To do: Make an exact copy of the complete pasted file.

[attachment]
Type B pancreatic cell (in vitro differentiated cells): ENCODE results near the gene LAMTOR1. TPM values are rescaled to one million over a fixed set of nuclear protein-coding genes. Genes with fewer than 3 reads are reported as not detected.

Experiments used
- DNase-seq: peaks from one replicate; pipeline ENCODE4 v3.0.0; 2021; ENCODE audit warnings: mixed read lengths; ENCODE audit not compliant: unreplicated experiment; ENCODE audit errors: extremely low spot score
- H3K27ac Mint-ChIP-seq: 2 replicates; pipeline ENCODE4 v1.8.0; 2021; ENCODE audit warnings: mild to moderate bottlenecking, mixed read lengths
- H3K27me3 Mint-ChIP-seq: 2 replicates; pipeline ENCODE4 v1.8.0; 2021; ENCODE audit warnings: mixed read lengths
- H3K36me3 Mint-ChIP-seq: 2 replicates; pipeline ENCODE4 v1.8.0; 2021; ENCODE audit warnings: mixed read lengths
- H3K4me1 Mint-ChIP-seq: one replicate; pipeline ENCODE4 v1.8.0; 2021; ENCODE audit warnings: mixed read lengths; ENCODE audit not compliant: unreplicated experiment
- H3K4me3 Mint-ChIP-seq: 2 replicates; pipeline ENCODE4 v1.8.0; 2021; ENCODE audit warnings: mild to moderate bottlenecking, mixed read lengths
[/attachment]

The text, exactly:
Type B pancreatic cell (in vitro differentiated cells): ENCODE results near the gene LAMTOR1. TPM values are rescaled to one million over a fixed set of nuclear protein-coding genes. Genes with fewer than 3 reads are reported as not detected.

Experiments used
- DNase-seq: peaks from one replicate; pipeline ENCODE4 v3.0.0; 2021; ENCODE audit warnings: mixed read lengths; ENCODE audit not compliant: unreplicated experiment; ENCODE audit errors: extremely low spot score
- H3K27ac Mint-ChIP-seq: 2 replicates; pipeline ENCODE4 v1.8.0; 2021; ENCODE audit warnings: mild to moderate bottlenecking, mixed read lengths
- H3K27me3 Mint-ChIP-seq: 2 replicates; pipeline ENCODE4 v1.8.0; 2021; ENCODE audit warnings: mixed read lengths
- H3K36me3 Mint-ChIP-seq: 2 replicates; pipeline ENCODE4 v1.8.0; 2021; ENCODE audit warnings: mixed read lengths
- H3K4me1 Mint-ChIP-seq: one replicate; pipeline ENCODE4 v1.8.0; 2021; ENCODE audit warnings: mixed read lengths; ENCODE audit not compliant: unreplicated experiment
- H3K4me3 Mint-ChIP-seq: 2 replicates; pipeline ENCODE4 v1.8.0; 2021; ENCODE audit warnings: mild to moderate bottlenecking, mixed read lengths